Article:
Chief Executive Leung Chun-ying says Hong Kong is an inseparable part of China, echoing earlier comments by Premier Li Keqiang that separatism would “lead nowhere”, RTHK reports.
Speaking in Beijing, Leung warned of the dangers of separatism, saying such ideas can still do damage even if they fail to take root
“Under the Basic Law — and it’s also a political and constitutional reality — Hong Kong is part of China,” Leung said. “We want to make sure that Hong Kong remains a part of China. And provided that everyone in Hong Kong takes the view that Hong Kong cannot and should not be an independent state … Hong Kong will remain a part of China.”
Earlier on Sunday, Premier Li underlined Beijing’s determination to clamp down on the independence movement in Hong Kong when delivering his work report to the National People’s Congress (NPC).
“The notion of Hong Kong independence will lead nowhere. We will promote closer cooperation between the mainland and Hong Kong and Macau,” Li told the NPC in his work report. “We have always had full confidence about ensuring lasting prosperity and stability in Hong Kong and Macau.”
Li’s work report also contained a new phrase that has not been seen in previous reports. It said Beijing will make sure that “one country, two systems” is steadfastly applied “without being bent or distorted”.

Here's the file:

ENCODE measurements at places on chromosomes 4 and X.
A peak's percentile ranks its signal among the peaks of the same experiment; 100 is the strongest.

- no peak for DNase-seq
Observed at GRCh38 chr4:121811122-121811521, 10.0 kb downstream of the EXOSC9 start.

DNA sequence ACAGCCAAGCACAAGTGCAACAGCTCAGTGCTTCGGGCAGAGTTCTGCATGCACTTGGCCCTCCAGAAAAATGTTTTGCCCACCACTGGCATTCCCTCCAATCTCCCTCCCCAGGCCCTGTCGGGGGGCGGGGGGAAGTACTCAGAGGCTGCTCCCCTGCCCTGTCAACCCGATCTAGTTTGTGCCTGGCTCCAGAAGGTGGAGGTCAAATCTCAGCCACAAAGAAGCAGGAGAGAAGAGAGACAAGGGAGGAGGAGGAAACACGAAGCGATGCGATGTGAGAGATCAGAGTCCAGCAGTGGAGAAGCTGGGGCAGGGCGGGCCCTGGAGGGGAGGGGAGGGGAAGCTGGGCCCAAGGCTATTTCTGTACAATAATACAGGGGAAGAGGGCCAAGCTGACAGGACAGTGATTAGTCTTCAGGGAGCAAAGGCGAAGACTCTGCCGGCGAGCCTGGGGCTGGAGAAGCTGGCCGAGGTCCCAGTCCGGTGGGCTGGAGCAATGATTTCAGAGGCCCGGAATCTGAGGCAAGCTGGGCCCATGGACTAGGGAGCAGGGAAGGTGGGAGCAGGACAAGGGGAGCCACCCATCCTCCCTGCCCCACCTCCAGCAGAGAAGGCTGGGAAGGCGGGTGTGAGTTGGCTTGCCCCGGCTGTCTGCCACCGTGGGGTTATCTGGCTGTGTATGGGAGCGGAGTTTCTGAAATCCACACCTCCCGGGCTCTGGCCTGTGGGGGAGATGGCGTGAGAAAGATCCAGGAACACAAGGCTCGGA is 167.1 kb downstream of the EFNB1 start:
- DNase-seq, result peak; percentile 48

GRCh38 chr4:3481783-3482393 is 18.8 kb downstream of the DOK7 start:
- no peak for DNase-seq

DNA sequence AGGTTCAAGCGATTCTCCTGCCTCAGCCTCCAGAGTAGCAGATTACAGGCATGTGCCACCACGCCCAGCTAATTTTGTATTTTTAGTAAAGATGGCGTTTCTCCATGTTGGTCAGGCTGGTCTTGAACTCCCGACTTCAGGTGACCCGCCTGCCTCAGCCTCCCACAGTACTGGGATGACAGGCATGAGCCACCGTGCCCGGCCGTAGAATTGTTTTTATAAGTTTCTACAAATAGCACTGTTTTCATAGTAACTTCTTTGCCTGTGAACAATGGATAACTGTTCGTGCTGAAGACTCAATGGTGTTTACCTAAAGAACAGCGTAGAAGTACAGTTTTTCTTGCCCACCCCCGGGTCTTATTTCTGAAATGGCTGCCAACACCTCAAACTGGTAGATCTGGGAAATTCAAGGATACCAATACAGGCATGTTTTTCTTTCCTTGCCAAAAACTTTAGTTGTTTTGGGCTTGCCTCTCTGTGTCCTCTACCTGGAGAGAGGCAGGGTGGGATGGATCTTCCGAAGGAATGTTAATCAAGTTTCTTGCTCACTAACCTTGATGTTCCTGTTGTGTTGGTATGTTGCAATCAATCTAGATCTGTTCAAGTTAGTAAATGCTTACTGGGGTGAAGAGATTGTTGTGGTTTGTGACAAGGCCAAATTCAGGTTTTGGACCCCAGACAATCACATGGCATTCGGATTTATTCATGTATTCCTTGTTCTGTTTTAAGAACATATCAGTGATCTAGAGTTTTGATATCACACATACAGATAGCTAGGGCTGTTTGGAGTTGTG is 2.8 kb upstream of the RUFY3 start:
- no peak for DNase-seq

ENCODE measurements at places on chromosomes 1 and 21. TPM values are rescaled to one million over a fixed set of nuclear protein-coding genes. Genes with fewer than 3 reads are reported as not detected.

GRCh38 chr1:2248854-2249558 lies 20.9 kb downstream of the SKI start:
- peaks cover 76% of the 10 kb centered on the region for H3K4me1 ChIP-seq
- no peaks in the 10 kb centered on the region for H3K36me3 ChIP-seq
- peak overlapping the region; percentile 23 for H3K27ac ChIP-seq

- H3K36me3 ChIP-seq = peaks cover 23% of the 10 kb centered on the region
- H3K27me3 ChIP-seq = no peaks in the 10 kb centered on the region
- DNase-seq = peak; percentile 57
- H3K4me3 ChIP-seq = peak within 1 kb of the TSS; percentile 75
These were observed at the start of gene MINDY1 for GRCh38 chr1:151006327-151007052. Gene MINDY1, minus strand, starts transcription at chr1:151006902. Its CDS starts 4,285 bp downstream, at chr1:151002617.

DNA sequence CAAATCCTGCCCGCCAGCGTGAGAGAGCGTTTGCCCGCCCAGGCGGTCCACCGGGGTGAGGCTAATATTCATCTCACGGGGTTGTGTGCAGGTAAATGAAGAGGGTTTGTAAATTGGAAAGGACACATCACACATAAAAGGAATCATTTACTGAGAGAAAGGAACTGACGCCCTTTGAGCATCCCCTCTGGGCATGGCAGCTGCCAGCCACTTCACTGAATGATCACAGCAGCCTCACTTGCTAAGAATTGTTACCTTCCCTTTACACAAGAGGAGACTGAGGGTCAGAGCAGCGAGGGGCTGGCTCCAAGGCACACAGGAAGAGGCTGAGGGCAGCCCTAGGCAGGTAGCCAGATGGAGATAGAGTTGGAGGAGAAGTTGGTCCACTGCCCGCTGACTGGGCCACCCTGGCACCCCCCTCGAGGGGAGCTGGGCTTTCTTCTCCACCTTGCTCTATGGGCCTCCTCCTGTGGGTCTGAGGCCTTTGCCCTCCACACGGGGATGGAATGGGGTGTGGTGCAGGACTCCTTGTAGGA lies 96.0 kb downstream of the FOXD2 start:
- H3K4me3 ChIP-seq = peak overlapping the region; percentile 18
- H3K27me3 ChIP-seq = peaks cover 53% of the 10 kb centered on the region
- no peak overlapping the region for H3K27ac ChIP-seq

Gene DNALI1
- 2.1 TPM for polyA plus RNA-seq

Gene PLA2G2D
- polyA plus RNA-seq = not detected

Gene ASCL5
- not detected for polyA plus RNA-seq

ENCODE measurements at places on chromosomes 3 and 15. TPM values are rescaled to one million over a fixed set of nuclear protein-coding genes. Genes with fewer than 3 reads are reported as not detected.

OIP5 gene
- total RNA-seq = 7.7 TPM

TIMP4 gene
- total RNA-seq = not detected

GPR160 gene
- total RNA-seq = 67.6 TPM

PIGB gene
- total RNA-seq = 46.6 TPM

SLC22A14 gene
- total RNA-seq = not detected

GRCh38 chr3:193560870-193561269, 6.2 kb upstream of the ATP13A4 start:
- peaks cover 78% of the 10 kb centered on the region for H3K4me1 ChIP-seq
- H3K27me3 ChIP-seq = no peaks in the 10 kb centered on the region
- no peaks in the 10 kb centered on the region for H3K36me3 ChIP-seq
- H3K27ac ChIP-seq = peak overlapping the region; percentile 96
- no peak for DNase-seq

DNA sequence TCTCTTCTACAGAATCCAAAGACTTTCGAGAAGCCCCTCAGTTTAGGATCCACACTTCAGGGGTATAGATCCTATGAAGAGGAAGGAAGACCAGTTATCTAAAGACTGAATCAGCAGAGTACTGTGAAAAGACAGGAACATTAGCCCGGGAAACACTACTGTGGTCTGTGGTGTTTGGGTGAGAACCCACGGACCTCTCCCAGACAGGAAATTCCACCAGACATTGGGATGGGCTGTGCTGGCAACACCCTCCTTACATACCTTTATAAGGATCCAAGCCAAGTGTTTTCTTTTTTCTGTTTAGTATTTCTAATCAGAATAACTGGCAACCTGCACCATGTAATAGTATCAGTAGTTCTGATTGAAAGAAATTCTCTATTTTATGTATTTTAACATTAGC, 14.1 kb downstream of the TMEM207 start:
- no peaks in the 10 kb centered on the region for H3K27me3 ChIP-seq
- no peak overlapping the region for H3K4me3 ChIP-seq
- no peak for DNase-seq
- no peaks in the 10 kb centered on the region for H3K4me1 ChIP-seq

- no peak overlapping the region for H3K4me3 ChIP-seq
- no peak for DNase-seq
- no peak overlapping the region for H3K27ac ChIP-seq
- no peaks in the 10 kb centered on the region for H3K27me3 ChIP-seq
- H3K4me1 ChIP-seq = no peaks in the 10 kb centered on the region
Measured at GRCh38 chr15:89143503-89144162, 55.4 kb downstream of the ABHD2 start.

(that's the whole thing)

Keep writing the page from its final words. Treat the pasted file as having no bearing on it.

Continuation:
Hong Kong NPC delegates welcomed the Premier’s comments.
Rita Fan, a member of the standing committee of the National People’s Congress, said Premier Li’s comments were appropriate, particularly after two independence advocates were elected to the Legislative Council.
She said Li’s remarks will serve as a reminder for Hong Kong people that the movement will not succeed.
She believes, however, that this will not change the minds of those who want the SAR to break away from the mainland.
Maria Tam said the central government is seeking to warn pro-independence advocates that there was no future in their cause.
“It’s just saying: ‘look, you know this has to be nipped in the bud. It’s got no way out. You’re going into a cul de sac’,” Tam said.
Michael Tien, a local deputy to the NPC, said the premier has been “pretty polite” in his wording, adding that some people preferred to ignore such controversies to avoid giving them “momentum”.
Another local deputy to the NPC, Cheng Yiu-tong said independence-linked activities had been low profile in the past, but now advocates were becoming bolder.